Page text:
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sRGB became the default standard for display on the Internet because most monitors have a similar "gamut". If files are converted to sRGB they look "normal" on most screens.
The simplest and most "idiot-proof" workflow for a novice who doesn't understand profile based color management is to shoot JPG and set the color to "sRGB" on the camera menu. The camera will convert the image data to fit sRGB automatically with no user intervention required. If the files have correct WB and are exposed for a full range of detail they will look "normal" on most monitors, phones, iPads, etc.
The other option for color space if shooting JPG is "Adobe RGB". If you were to shoot JPG with those settings the appearance of the files on some browsers which don't understand profile (such as IE) will look flat and less saturated. To optimize appearance for the Net you'd need to run a conversion on the copy of the file you plan to share on the Internet: an extra step in the workflow.
Why use Adobe if it's more work? Because on most printers if you compared a shot taken in sRGB with the same scene taken in AdobeRGB the colors will usually be more saturated in the AdobeRGB file. Whether or not you see a difference and how much of a difference there is depends on the content of the shot. If it's a photo of a bride in a white dress you might not notice much difference because all the colors in the scene fit both gamuts. If she is sitting in a red car the faces will look simliar in both prints but the car will be a more saturated red in the print made from the AdobeRGB file.
The take away? If you plan to make prints from the files it's better to use the larger Adobe space, but bear in mind you'll need to convert any copies you post on the Net to sRGB before saving them.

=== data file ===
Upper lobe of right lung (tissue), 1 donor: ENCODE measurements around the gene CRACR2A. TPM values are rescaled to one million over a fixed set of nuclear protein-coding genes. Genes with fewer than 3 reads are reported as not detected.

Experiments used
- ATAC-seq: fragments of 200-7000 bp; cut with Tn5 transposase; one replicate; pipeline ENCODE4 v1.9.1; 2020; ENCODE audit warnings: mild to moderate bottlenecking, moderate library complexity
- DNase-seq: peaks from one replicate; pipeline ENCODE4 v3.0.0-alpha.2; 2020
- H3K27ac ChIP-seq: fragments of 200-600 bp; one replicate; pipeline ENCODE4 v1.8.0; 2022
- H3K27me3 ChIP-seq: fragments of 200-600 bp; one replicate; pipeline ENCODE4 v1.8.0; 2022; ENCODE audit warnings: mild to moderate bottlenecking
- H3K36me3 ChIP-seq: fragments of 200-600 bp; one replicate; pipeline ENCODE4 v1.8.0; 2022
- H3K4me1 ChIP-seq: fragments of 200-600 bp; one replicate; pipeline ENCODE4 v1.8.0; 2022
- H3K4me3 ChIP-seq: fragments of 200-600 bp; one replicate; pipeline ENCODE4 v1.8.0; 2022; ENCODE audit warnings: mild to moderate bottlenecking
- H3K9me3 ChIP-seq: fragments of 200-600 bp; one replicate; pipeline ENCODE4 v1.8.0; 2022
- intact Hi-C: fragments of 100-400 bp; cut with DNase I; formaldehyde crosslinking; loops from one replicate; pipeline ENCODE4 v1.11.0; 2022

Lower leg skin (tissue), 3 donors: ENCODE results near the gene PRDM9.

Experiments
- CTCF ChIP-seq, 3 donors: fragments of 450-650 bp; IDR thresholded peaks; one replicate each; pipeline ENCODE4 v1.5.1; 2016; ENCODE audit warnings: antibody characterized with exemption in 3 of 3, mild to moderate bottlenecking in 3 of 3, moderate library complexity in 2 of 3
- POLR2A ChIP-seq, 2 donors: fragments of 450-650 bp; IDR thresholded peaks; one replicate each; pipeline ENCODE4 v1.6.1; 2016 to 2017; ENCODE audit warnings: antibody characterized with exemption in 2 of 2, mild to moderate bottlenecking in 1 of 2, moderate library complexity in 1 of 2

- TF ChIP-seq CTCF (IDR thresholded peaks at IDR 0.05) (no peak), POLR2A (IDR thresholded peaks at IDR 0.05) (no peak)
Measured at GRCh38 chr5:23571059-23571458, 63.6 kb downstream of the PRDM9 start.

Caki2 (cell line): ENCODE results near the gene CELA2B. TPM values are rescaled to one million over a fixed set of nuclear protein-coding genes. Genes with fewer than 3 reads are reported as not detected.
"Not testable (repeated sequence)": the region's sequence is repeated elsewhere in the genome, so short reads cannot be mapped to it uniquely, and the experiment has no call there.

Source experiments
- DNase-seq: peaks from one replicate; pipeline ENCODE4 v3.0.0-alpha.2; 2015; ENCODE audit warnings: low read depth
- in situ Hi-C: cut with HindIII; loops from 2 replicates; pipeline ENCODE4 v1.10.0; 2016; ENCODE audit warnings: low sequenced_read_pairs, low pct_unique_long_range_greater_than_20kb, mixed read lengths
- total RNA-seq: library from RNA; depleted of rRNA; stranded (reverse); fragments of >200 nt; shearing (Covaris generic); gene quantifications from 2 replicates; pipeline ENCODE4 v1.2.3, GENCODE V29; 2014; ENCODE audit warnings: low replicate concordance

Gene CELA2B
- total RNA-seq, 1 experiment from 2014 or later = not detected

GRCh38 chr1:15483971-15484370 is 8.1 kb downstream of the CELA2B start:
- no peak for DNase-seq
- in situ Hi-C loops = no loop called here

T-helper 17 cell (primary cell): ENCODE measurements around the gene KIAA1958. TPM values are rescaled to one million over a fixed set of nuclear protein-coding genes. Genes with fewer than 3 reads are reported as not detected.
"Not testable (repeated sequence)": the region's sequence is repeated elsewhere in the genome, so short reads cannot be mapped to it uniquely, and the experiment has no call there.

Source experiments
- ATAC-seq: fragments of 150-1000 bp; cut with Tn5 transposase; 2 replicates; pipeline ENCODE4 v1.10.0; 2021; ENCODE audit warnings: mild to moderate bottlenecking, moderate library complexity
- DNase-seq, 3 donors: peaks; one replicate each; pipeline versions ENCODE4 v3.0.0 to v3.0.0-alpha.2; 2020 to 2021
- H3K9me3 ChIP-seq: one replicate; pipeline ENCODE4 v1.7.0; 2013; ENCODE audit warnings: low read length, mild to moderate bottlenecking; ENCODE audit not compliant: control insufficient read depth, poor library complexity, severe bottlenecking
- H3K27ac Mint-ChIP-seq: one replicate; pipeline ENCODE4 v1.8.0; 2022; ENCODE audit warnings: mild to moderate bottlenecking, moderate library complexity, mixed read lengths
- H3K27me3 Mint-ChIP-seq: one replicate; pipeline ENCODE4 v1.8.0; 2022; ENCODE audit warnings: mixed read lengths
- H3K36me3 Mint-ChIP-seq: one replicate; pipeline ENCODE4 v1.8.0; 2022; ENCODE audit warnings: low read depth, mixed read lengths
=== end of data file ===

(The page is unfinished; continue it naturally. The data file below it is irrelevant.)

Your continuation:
If you shoot in RAW the assignment of color space is done in the application which opens the RAW files. Somewhere in the menus there are the same options as on the camera — sRGB or Adobe — and usually a third even larger gamut: ProPhotoRGB. There will also be the option to convert the RAW with 8-bits / 256 gradations per RGB channel, or 16-bit / thousands of gradations per channel. 16 bit produces smooth gradients and in general is the better choice, but again if all you are doing to the files is dumping them on a web site or printing a Costco without any extensive PP modification converting directly to 8-bit sRGB JPG will be the quickest, but not the best workflow.
More choices requires more education to make the best choice based on how the files will be used. As with JPG if all you ever plan to do with a batch of files is post them on a web page it's simpler to just convert them to sRGB from the start. But if you plan to do retouching and print as well as post on the Net then you'll get better looking prints if the RAW is converted to AdobeRGB or ProPhoto.
When a RAW file is opened and edited the actual file isn't altered. So if you were to take a batch of RAW files and convert them directly to 8-Bit sRGB JPG today, you could go back a year from now when you understand this stuff better and start again from the RAW file and make a 16-bit ProPhoto copy for printing on a wide gamut printer. The only Catch-22 would be you'd need to redo any retouching you did after conversion.
The most important investment is your time to learn how color management works. It's not rocket science but it's difficult to see how all the pieces fit until you try the different workflows and compare the results. I've got some basic tutorials on my site you may find helpful: http://photo.nova.org/
Thanks, that was great read.